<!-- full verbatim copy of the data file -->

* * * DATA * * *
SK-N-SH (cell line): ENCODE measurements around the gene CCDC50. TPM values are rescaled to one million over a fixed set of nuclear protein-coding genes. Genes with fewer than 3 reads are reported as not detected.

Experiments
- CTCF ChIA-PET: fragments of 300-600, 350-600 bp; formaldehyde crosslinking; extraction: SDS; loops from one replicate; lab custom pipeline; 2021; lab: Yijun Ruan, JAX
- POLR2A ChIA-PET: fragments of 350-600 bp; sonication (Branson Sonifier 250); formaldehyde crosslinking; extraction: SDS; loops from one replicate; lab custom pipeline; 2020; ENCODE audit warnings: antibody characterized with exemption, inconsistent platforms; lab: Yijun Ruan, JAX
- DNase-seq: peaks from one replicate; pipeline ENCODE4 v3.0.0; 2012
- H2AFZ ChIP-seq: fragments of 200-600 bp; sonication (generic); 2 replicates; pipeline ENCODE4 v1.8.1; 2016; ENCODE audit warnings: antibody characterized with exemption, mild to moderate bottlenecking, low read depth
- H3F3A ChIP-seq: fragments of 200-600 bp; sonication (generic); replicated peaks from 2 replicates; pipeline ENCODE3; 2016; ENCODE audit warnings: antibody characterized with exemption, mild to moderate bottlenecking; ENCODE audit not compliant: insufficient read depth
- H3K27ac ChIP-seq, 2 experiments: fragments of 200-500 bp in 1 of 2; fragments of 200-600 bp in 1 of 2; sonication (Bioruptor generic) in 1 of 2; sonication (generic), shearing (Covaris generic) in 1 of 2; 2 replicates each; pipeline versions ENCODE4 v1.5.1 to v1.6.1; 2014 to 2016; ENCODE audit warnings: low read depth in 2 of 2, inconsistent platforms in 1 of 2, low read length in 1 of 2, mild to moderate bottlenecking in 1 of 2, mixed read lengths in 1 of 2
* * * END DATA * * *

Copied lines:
SK-N-SH (cell line): ENCODE measurements around the gene CCDC50. TPM values are rescaled to one million over a fixed set of nuclear protein-coding genes. Genes with fewer than 3 reads are reported as not detected.

Experiments
- CTCF ChIA-PET: fragments of 300-600, 350-600 bp; formaldehyde crosslinking; extraction: SDS; loops from one replicate; lab custom pipeline; 2021; lab: Yijun Ruan, JAX
- POLR2A ChIA-PET: fragments of 350-600 bp; sonication (Branson Sonifier 250); formaldehyde crosslinking; extraction: SDS; loops from one replicate; lab custom pipeline; 2020; ENCODE audit warnings: antibody characterized with exemption, inconsistent platforms; lab: Yijun Ruan, JAX
- DNase-seq: peaks from one replicate; pipeline ENCODE4 v3.0.0; 2012
- H2AFZ ChIP-seq: fragments of 200-600 bp; sonication (generic); 2 replicates; pipeline ENCODE4 v1.8.1; 2016; ENCODE audit warnings: antibody characterized with exemption, mild to moderate bottlenecking, low read depth
- H3F3A ChIP-seq: fragments of 200-600 bp; sonication (generic); replicated peaks from 2 replicates; pipeline ENCODE3; 2016; ENCODE audit warnings: antibody characterized with exemption, mild to moderate bottlenecking; ENCODE audit not compliant: insufficient read depth
- H3K27ac ChIP-seq, 2 experiments: fragments of 200-500 bp in 1 of 2; fragments of 200-600 bp in 1 of 2; sonication (Bioruptor generic) in 1 of 2; sonication (generic), shearing (Covaris generic) in 1 of 2; 2 replicates each; pipeline versions ENCODE4 v1.5.1 to v1.6.1; 2014 to 2016; ENCODE audit warnings: low read depth in 2 of 2, inconsistent platforms in 1 of 2, low read length in 1 of 2, mild to moderate bottlenecking in 1 of 2, mixed read lengths in 1 of 2